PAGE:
It’s Okay to Say Sorry…
Author: Barbara A. MacFarlane, Partner
Fear of reprisal tends to stop someone from admitting a mistake or saying sorry. This may be particularly true in medical malpractice cases in which a doctor may fear being sued or denied insurance coverage if they apologize for a medical error; yet they may feel a compelling need to express sympathy or say sorry to individuals with grievous injuries. Nevertheless, an apology may be profoundly important to the patient and his or her family. Moreover, correcting a medical error should be paramount. For almost a decade the law in Ontario has permitted apologies without it being used against the person saying sorry. However, there still seems to be a lack of transparency from health care providers.
The Apology Act became law on April 23, 2009, making apologies, including an expression of sympathy or regret, inadmissible as evidence. Similar Apology Acts have been enacted in British Columbia, Saskatchewan, and Manitoba. Foreign jurisdictions, including parts of the United States and Australia, have also enacted similar legislation.
The Ontario legislation makes an apology inadmissible in civil proceedings, administrative proceedings or arbitrations as evidence of fault or liability (unless admissions are made in litigation). The law does not apply to criminal proceedings or matters under the Provincial Offences Act. This legislation also prevents insurance companies from denying insurance coverage where an apology is made.
It is not words alone. The Apology Act defines “apology” as an expression of sympathy or regret, a statement that a person is sorry or any words or actions, whether or not those words or actions imply an admission of fault. The language is very broad and it includes mere actions, not just saying sorry.
Although this legislation impacts all litigation, it is particularly important legislation in the Health Care sector to ensure proper medical care is provided. At the time the legislation was enacted, the then Honourable David Caplan, Minister of Health and Long-Term Care, stated: “From the perspective of the Ministry of Health and Long-Term Care, it’s important that Ontario patients have all the relevant information about their health care, even in circumstances where harm has occurred”. Moreover, he states: “Saying ‘sorry’ for a medical mishap or an adverse event is simply the right thing to do”.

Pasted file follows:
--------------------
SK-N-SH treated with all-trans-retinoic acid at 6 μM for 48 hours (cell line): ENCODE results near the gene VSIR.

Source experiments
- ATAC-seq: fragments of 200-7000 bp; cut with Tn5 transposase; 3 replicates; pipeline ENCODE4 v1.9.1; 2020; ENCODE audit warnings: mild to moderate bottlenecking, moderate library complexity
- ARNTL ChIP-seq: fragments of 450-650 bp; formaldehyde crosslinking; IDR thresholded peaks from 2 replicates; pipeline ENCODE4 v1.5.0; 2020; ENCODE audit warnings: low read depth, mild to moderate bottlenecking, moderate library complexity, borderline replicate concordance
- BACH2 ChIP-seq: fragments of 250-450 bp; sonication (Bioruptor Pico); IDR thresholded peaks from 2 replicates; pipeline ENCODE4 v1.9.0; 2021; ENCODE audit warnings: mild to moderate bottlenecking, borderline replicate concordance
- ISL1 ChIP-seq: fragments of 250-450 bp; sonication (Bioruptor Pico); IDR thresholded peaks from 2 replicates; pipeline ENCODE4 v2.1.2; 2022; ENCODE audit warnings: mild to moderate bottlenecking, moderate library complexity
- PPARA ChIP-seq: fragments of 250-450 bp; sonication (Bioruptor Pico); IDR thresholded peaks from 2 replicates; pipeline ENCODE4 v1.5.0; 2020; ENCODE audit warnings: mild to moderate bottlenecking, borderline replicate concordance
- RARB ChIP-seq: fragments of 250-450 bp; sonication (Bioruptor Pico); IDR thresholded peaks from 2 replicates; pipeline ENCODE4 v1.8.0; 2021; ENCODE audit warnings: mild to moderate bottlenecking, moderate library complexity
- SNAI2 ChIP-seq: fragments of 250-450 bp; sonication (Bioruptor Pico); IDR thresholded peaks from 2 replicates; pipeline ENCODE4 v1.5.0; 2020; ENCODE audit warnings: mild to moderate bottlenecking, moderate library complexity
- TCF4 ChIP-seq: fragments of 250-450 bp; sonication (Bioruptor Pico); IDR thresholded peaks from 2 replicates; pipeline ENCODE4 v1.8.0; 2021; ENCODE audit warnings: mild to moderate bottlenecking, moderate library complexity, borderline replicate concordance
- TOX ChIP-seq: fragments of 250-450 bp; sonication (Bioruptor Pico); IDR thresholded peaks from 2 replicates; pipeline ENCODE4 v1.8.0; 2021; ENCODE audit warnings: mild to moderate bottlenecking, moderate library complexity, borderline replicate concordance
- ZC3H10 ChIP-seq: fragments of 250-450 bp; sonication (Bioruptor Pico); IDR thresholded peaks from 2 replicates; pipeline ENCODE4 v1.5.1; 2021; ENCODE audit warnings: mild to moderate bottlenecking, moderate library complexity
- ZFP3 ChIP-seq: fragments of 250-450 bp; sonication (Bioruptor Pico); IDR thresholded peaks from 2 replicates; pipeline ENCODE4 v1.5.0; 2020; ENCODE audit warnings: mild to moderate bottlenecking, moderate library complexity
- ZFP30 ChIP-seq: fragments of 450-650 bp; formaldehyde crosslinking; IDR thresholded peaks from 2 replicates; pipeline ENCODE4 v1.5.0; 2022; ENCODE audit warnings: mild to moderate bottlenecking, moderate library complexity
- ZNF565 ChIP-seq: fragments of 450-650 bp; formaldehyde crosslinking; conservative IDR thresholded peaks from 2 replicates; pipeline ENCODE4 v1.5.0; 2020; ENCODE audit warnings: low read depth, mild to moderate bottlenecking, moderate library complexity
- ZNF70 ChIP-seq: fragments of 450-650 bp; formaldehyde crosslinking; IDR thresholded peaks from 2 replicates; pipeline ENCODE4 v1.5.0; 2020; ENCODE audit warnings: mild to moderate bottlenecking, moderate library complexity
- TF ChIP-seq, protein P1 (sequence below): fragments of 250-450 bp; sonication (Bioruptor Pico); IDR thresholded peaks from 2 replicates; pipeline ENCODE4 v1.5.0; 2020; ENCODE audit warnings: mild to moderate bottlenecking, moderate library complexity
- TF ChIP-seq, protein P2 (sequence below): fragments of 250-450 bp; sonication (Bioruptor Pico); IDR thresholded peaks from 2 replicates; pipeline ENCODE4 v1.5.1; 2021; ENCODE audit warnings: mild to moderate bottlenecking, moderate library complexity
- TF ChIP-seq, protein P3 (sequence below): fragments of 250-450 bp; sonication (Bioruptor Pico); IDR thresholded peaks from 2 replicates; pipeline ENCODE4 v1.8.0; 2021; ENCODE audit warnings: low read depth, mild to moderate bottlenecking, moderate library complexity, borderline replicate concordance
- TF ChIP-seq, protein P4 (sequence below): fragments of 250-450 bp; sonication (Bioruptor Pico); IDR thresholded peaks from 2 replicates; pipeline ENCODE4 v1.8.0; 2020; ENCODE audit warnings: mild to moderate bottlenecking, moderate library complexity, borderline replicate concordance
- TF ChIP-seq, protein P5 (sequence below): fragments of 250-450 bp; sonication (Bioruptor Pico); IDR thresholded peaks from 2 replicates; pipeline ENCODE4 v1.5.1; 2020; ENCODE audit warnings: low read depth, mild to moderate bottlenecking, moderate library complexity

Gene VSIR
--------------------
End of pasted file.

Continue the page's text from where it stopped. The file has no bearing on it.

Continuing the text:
Although there has been a growing trend to recognize the need to disclose errors, health care professionals remain reluctant to admit mistakes for fear it will be used against them in a medical malpractice lawsuit. In some cases that fear has caused further harm to patients. Causing further harm can result in increased damages or even punitive sanctions in medical negligence cases.
In the Ontario case of Vasdani v. Sehmi, a defendant doctor operated on the wrong part of the patient’s spine. Although the doctor learned of his error a year later, he did not tell the patient. Six years later the patient found out and sued the surgeon. The Court held that doctors have an ongoing “duty of disclosure” about mistakes or errors. The Plaintiff was entitled to compensation for the delay.
In a similar case, Gerula v. Flores, a defendant doctor also discovered that he had operated on the wrong vertebra on the plaintiff’s spine. Instead of advising the patient, the doctor changed the medical chart to cover up his mistake. The matter went up to the Ontario Court of Appeal where it was held that the doctor had to pay punitive compensation to the patient. The Court stated that “the deliberate non-disclosure of the very salient fact that the respondent has operated on the wrong level of the appellant’s back amounted to a misrepresentation by omission”. The doctor’s conduct amounted to battery and a breach of fiduciary duty. The Court also held that the doctor’s insistence that he did not operate on the wrong vertebra was an attempt to frustrate the proceedings by deception, so it awarded the highest scale of court costs against the doctor.
In Shobridge v. Thomas, the defendant surgeon discovered, 3 months after surgery that a 6-foot long gauze roll was left inside his patient, causing significant complications and infection. The doctor attempted to conceal the error and he ordered the nurses not to record the incident in the hospital chart or to file an incident report. The Court found that the doctor’s concealment of his error merited aggravated and punitive damages for “bad faith and unprofessional behaviour deserving of punishment.”
The licensing body for doctors, the College of Physicians and Surgeons of Ontario, have policies relating to obligations on doctors to disclose “adverse events” to patients. An adverse event includes any unexpected or normally avoidable outcome that negatively affects the patient’s health and/or quality of life, which occurs in the course of health care treatment and is not due directly to the patient’s illness. However, this policy falls short of an actual apology for medical errors.
There is a need for increased transparency. Coming clean on medical mistakes will hopefully promote healing for patients both physically and emotionally.